Objective: The purpose of this cross-sectional study was to compare the severity of unilateral cleft lips in populations of Asia, Sub-Saharan Africa, and Northern Africa and the Middle East. We hypothesize that severity of unilateral cleft lips shows significant variation between these populations.
Methods: Medical photographs of 780 patients with primary unilateral cleft lips treated by Operation Smile during November 2007 were reviewed. Photographs of 352 patients from Asia (China, Philippines, Vietnam, Laos, and Cambodia), 112 patients from the Middle East and North Africa (Jordan, Egypt, and Morocco), and 316 patients from Sub-Saharan Africa (Ethiopia, Kenya, and Madagascar) were analyzed. The severity of cleft lips was determined using the Fisher method, which measures the columellar angle as a deviation of the columella from its normal vertical position. The angle was measured using a protractor with its base positioned along a line joining the lateral canthi. An analysis of variance calculated statistical differences between each region and their respective countries.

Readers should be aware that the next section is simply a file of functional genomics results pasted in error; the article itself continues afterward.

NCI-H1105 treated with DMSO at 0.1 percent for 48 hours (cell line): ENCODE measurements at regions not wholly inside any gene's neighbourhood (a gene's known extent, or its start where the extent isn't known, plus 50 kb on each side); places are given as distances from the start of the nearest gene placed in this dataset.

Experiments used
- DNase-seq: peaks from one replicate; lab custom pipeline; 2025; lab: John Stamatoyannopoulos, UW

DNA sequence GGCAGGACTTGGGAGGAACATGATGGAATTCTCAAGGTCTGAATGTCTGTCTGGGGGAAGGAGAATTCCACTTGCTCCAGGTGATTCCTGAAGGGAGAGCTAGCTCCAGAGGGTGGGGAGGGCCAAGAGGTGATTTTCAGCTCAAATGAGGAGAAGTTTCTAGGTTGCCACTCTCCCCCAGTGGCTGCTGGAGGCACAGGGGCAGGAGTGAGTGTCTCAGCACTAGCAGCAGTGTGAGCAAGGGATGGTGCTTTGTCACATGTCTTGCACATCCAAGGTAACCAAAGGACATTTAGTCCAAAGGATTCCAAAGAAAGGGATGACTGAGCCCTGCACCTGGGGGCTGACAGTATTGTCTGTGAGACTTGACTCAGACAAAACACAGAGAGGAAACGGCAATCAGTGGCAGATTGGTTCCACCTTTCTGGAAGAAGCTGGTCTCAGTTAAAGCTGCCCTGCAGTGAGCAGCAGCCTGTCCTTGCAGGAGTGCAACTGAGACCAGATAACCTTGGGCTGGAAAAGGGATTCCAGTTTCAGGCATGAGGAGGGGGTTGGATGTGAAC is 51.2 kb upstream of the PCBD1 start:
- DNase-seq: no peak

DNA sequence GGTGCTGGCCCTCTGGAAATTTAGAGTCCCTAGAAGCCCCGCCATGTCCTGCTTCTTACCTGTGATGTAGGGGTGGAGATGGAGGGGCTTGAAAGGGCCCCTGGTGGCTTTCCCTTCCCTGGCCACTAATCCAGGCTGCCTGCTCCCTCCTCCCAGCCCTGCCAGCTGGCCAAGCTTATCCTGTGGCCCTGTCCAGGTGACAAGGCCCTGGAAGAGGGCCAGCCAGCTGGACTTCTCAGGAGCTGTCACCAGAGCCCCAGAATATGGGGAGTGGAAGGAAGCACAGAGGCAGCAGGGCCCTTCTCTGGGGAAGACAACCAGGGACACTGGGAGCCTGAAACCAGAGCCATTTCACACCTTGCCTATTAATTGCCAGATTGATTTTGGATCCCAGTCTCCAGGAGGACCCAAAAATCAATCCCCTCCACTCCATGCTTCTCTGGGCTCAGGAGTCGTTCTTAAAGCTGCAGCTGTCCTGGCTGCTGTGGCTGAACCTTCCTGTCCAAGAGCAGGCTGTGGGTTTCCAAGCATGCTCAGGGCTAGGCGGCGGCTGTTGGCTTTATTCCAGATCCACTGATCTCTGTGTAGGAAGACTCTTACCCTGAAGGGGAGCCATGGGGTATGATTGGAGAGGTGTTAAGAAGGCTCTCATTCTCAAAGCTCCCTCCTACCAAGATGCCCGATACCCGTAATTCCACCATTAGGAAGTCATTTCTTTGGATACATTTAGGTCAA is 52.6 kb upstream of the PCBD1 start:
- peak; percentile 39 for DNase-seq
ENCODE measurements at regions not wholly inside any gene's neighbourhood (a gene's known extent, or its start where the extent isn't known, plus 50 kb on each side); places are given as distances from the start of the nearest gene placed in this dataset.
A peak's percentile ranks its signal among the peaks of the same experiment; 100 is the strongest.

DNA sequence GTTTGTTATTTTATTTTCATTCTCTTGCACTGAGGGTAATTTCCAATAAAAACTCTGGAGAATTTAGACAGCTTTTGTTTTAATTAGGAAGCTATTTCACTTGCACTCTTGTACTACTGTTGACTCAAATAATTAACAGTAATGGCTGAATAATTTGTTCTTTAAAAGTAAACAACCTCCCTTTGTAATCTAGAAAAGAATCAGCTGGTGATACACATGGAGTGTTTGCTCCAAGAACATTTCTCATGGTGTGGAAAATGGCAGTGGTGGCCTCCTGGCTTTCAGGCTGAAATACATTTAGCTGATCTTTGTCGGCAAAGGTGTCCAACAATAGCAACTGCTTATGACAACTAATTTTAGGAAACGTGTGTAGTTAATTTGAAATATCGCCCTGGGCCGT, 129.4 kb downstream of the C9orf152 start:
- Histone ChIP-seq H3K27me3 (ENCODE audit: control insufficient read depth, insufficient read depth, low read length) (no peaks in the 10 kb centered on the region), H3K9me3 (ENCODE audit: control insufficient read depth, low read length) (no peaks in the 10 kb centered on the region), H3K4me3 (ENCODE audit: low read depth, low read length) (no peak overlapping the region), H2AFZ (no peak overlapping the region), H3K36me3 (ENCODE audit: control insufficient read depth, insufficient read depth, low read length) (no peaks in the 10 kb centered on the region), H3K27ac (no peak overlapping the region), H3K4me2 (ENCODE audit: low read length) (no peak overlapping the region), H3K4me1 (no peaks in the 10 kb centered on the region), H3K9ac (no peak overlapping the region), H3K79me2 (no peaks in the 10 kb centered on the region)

Results: The Asian region was found to have the greatest severity of unilateral cleft lip deformity (P < .05). Analysis-of-variance tests show a significant difference between Asia and other regions studied. When stratifying the data by country, the Philippines and Vietnam showed the highest severity.
Conclusions: The results suggest a heterogeneous pattern of global severity. Unilateral cleft lips with the highest severity were predominant in the Asian region. The observed phenotypical differences can be used in future studies of gene variability or environmental factors to determine the cause of this significant disparity.